Succession to the presidency
In The Church of Jesus Christ of Latter-day Saints, when a president of the church dies, theFirst Presidency is dissolved and the members of the First Presidency who were formerly members of the Quorum of the Twelve Apostles return as members of that quorum. The Quorum of the Twelve, which may number greater than twelve with the returning members from the First Presidency, then becomes the presiding council of the church, with the senior apostle as its president. During this period of time, the President of the Quorum of the Twelve is the highest ranking official in the church, and has historically always become the next church president. However, this appointment is only made official when the Quorum of the Twelve meets and selects the next president of the church.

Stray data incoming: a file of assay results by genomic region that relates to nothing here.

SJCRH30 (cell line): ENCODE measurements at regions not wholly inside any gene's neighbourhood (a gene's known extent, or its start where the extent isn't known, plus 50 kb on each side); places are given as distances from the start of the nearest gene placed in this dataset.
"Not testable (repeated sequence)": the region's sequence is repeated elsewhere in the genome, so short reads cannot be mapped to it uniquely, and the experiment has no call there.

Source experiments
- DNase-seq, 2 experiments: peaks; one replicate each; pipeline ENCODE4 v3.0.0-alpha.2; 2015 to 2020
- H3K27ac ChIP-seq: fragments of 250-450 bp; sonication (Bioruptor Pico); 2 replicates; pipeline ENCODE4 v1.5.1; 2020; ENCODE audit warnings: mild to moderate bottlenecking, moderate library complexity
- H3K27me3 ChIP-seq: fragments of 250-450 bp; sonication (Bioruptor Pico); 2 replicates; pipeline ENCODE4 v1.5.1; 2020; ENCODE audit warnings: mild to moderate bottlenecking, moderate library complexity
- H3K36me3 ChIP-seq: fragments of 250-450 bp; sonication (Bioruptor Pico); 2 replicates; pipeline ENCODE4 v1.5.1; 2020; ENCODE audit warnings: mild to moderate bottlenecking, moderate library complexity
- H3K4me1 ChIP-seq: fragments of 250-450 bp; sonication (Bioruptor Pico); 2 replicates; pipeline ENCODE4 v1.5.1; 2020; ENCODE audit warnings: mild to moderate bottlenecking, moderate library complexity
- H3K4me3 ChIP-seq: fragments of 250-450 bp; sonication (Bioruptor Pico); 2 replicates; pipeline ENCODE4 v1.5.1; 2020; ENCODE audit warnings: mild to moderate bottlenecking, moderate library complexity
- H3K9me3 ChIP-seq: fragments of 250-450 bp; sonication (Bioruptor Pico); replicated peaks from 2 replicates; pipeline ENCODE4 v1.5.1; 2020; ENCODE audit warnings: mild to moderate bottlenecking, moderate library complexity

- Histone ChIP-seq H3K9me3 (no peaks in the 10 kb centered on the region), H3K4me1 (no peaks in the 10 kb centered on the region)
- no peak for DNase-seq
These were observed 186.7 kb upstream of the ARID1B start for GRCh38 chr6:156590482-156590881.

In modern times, the Quorum of the Twelve has typically moved quickly to reconstitute the First Presidency by setting apart the President of the Quorum of the Twelve as the president of the church within days or weeks of the late church president's death. However, Brigham Young presided over the church for three years as the President of the Quorum of the Twelve before the First Presidency was reconstituted after the death of Joseph Smith. The tradition of waiting for two to three years before selecting a new president continued until the death of the fourth president of the church, Wilford Woodruff, in 1898. More recently, the surviving apostles will typically meet in the Salt Lake Temple on the first Sunday following the late president's funeral, to select and set apart the next president of the church (as was done in 1973, and described in detail by President Tanner to BYU students in 1978). At theGeneral Conference immediately following the ordination of a new president, the general membership of the church who are in attendance have the opportunity of sustaining their new leader by common consent, at a special conference session called the "Solemn Assembly"